My favorite authors are all dead. It isn’t a morbid thing to say or think about really. When your passion is a hearty mix of The Past and The Written Word, most of what you come up with is Dead Writers. Don’t think too much about it, will ya? Just accept the fact that, lovely though his work is, Charlie Dickens is NOT putting out anything fresh. What’s written is written, and there is no more. It was that way before I was born, so I have no qualms with it. There’s exactly TWO authors that I adore to no end that live in the present: one is Nora Ephron and the other is Lynne Trusse (a witty Brit).
While you probably haven’t heard of Lynne Trusse, you have heard of Nora. She brought us some of the BEST classic films in the entire world.

Sleepless in Seattle.

You’ve Got Mail.


Julie and Julia.

Don’t you love the dialogue in those movies? Couldn’t you let those movies run in the background of your day all day long and hardly get sick of them? Oh sweet sugary honey nectar to my soul! A good friend of mine once gifted me with one of Nora’s books, “I Feel Bad About My Neck.” In that book, I discovered something I’d only held in vague suspicion: Nora was IT.
She and I wouldn’t have been bosom friends, probably, but we have the same sense of humor. In the book she actually wrote an ENTIRE ESSAY about why she hates purses, and it’s radically hilarious. Purses, for crying out loud. PURR-SEZ. Who does that? What’s more: who does it so well that you can’t stop reading because you might miss something important?

She discusses her children, housing, aging, vanity, divorce, journalism and just about everything that can snuggle betwixt it all, and here’s the thing: it should be boring. It should be boring, but it’s captivating. Who can be 8 to nine months pregnant, find out their husband is cheating on them, meet up with their husband’s mistress’s SPOUSE and then, in a little less than 100 words, make you laugh about it? Nora.
She. Is. IT.
You can imagine my misery when I logged on to the computer last night to find out that she has died. She died yesterday at age 71 from leukemia.
I feel like I’ve lost a friend. Not a close friend… just an extraordinarily talented one. She GAVE me stuff, for crying out loud. Her movies and her books were there to pull me up when I was down. They never failed to lift me up because they were so DANG funny and full of sincerity and heart -all at the same time! They don’t make movies like that much anymore, but NORA did! I could COUNT on her, and her new material was always, always, just wonderful.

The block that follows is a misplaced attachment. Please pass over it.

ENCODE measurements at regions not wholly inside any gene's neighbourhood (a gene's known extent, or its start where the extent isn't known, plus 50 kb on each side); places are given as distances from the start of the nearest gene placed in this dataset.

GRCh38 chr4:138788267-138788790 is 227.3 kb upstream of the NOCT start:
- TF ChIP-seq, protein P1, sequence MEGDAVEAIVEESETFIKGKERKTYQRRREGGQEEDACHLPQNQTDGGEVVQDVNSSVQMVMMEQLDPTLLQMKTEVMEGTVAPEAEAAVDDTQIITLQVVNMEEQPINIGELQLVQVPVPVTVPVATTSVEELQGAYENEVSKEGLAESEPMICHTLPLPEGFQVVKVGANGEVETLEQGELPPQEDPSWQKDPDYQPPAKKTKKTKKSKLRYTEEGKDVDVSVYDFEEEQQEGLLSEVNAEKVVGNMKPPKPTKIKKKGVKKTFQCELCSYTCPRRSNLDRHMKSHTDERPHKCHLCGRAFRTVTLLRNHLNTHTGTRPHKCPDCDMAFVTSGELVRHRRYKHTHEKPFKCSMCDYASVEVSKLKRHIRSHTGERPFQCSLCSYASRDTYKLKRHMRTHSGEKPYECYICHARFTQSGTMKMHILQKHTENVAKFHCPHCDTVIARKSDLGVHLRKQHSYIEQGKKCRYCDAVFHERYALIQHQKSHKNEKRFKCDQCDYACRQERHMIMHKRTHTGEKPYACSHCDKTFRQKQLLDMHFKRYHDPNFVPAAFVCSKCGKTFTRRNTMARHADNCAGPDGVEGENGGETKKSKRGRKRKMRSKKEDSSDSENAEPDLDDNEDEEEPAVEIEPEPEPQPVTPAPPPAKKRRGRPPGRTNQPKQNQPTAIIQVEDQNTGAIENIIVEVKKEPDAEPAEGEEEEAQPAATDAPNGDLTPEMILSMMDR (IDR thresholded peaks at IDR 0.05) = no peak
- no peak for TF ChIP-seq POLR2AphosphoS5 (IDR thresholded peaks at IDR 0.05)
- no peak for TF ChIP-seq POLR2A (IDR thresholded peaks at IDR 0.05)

And now, like Dickens, it’s gone. But this time, I have qualms. She wasn’t allowed to die because I’d grown accustomed to fresh material from her. Extraordinarily talented people ought to be granted a sort of… immunity from death.
Don’t you think?
My husband doesn’t quite get it. So I asked him how he would feel if Steve Nash died. He said he’d be bummed. Well, I’m bummed.
Bummed out of my mind about the whole thing.
Nora knew about death, you know. She wrote about it.
“I am dancing around the D word, but I don’t mean to be coy. When you cross into your sixties, your odds of dying -or of merely getting horribly sick on the way to dying -spike. Death is a sniper. It strikes people you love, people you like, people you know, it’s everywhere. You could be next. But then you turn out not to be. But then again you could be.
Meanwhile your friends die, and you’re left not just bereft, not just grieving, not just guilty, but utterly helpless. There is nothing you can do. Everybody dies.
‘What is the answer?’ Gertrude Stein asked Alice B. Toklas as Stein was dying.
There was no reply.
‘In that case, what is the question?’ Stein asked.
Well, exactly.
Well, not quite exactly. Here are some questions I am constantly noodling over: Do you splurge or do you hoard? Do you live every day as if it’s your last, or do you save your money on the chance you’ll live twenty more years? Is life too short, or is it going to be too long? Do you work as hard as you can, or do you slow down to smell the roses? And where do carbohydrates fit into all this? Are we really going to have to spend our last years avoiding bread, especially now that bread in America is so unbelievably delicious? And what about chocolate? There’s a question for you, Gertrude Stein -what about chocolate?”
~Nora Ephron, “I Feel Bad About My Neck” 131-132

I hate to see talent like that go, absolutely abhor it. Thank goodness it’s raining today. The weather ought to have the decency to rain. To have the sun shine while Nora lies still would just be, gosh, unforgivably irreverent.
Maybe you didn’t know who Nora was, and now your ignorance is bliss. You can accept the fact that she’s not going to put out anything fresh without so much as a shrug -much like I do with Dickens and Frost and Fitzgerald and Austen.
In which case: lucky you. May you go on enjoying “Sleepless in Seattle” in peace (speaking of which: don’t you love the way she puts movies into movies? In Sleepless it was “A Love Affair to Remember” ~and her shriveled up little legs *sniffle*~ and with “You’ve Got Mail” it was “The Godfather” ~Monday, Tuesday, Thursday, Wednesday~).
In the meantime, I’m going to tell you that I went into the city today for The Patient to have the stints ripped from his nose. Don’t worry -he came out all right.
I then went on to polish off a plate of mahi-mahi like I hadn’t eaten in 11 years. And then I bought 4 pounds of grapes, 6 pounds of gummi bears, and a green parakeet.

I realize I’m being dramatic here. ┬áBut let me validate myself by saying I’m not the only one.

And with that, I’ll away. There’s dreary, wet windows that need staring through.


  1. Nora, we salute you.

    And now I’m going to have to go watch “Bewitched.” I had no idea she wrote that one or I would’ve watched it years ago.

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